*Yes, you theological scholars. I am shallow enough to think Proverbs 31 is really about a virtuous wife. I recall somewhere back in my OC days that this really isn't the case, but us untrained liaty must make do with our literal approaches.


Thank You Abe Lincoln!

When was the last time you sat down and earnestly was thankful for Abe Lincoln? What? Never! Well I think its high time to reconsider and perhaps look for the aurora borealis so you can time warp to tell the man what a good job he did.

You see, last Saturday night I went and watched a great movie called the Confederate States of America. This movie asked the hypothetical question of what would have happened had the confederates won the civil war. Now I'll admit, I usually don't ponder such questions unless I'm sitting in U.S. History class. I know some of you probably think that all I do is sit around all day and ask such questions as "What would have happened had Frosted Flakes not been invented?" and "What if Russia was a wee bit smaller and a lot less cold, how would have World War I have turned out?" But I don't!

However, last night a few of my friends, a bunch of OKC elites who laugh as if they were an a tennis match, and I entertained this question at the OKC Art Museum Theater. Let's just say we better be thanking our dear friend Abe and his Union buddies a lot. Basically it boiled down to the fact that if slavery had persisted we would have been a slave nation forever. Now those of us who were born after 1865 (I hope Google was right on that one!) can't even fathom this type of mindset. If the confederacy had won though we would probably have at least one or two slaves ourselves. This might result in a much cleaner bedroom, but probably a much more dismal world.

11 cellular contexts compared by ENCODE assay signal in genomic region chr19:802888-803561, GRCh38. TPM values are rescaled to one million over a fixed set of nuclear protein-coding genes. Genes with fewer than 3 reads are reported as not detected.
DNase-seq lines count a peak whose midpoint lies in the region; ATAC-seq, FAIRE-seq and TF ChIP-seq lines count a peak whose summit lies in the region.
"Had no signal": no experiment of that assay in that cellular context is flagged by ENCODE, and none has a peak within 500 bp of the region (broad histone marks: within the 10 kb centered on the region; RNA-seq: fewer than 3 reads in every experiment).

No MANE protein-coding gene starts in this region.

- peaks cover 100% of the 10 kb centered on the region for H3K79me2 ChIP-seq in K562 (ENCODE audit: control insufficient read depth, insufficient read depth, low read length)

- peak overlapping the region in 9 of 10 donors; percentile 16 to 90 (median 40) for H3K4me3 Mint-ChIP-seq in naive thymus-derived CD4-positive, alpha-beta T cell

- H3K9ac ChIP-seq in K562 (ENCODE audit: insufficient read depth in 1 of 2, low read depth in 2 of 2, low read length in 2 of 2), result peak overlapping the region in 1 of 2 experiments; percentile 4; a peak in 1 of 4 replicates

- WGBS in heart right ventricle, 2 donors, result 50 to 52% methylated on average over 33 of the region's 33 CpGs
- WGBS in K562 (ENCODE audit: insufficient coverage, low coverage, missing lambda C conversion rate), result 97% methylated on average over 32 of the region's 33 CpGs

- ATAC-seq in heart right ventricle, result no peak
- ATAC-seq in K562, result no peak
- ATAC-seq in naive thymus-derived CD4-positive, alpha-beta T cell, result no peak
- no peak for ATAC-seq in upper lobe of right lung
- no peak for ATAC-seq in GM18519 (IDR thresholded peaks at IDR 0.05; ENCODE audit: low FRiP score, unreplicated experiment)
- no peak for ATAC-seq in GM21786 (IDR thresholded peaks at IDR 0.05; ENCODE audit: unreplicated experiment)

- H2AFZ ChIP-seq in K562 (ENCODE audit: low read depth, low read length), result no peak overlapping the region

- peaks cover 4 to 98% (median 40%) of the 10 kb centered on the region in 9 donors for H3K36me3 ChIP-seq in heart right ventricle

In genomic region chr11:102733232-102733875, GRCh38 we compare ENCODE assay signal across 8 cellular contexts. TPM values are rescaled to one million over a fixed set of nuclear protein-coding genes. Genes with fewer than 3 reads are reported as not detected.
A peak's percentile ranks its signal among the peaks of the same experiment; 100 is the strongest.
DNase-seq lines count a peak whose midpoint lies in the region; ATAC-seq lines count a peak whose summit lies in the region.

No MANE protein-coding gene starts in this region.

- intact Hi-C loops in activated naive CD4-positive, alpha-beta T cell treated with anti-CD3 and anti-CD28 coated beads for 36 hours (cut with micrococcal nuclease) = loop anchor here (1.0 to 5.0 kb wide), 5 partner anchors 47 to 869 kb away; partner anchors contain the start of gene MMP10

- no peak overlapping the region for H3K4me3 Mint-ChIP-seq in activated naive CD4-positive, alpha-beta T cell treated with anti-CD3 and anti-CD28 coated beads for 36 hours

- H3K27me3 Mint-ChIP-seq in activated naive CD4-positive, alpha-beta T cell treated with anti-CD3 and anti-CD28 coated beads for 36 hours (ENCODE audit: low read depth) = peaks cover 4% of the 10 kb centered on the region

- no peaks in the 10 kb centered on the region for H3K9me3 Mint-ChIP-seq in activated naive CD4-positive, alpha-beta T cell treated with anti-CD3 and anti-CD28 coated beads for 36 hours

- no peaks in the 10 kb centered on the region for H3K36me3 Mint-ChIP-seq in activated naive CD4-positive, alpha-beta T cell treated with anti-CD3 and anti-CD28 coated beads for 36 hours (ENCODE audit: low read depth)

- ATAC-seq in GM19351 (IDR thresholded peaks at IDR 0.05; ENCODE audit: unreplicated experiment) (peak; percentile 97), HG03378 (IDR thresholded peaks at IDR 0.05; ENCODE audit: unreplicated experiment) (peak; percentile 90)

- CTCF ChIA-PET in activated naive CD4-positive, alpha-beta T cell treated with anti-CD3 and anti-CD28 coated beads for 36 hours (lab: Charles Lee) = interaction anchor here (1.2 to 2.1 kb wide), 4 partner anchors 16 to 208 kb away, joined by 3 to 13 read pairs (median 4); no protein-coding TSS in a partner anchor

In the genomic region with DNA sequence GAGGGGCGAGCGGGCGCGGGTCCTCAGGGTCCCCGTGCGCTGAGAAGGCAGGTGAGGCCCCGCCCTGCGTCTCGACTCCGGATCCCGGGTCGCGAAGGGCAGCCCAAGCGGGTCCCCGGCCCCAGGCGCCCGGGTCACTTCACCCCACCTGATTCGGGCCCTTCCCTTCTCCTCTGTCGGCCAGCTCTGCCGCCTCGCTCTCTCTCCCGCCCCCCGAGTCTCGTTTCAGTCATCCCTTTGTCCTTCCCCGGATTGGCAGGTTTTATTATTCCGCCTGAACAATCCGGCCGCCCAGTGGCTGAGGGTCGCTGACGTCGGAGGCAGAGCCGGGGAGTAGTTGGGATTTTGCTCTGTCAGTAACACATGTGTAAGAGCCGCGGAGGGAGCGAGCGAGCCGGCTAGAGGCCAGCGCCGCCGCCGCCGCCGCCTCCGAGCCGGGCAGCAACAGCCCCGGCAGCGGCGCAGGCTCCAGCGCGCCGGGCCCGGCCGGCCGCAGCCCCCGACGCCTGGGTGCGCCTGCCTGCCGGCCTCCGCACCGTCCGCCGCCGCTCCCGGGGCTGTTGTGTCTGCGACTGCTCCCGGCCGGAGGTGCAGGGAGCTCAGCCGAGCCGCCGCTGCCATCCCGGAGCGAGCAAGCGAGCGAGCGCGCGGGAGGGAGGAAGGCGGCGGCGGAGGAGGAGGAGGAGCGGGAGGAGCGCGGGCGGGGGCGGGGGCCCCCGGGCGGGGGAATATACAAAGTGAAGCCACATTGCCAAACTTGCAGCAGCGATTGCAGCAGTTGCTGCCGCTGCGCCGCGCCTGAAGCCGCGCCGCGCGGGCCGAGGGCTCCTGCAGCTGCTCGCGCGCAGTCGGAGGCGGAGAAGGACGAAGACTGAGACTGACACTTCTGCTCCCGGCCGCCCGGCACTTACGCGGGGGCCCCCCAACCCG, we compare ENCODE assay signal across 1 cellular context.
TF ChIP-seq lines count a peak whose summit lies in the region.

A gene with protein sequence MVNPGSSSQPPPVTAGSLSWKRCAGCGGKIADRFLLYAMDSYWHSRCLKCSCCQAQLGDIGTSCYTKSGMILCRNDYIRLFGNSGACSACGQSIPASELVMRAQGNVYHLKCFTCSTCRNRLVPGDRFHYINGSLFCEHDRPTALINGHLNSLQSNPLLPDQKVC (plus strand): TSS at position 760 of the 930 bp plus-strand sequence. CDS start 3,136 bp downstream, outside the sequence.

It is amazing what freedom does for a place. America is so attractive to people, even today, because of its freedoms and equal rights. It doesn't matter if your black nor while, male nor female, Jew nor Gentile - oh wait - this is starting to sound like Paul! But seriously, we pretty much love everyone here which has brought us all sorts of talent, opportunities, and has made us a great nation.

The movie showed how many important people, cultural nuances, and more that we would have lost had slavery continued. Harriet Tubman was sadly executed for War Crimes. Susan B. Anthony moved to Canada giving Canadian women the first crack at voting rights. Jazz was deemed too wild and banished from our land. On and on the movie showed how one pivitol war affected our mindset up until even today.

So next time you are in Washington D.C. go up to Lincoln and tell him thanks. You might even give him a hug. He always looks a bit somber and unappreciated.


Greener Pastures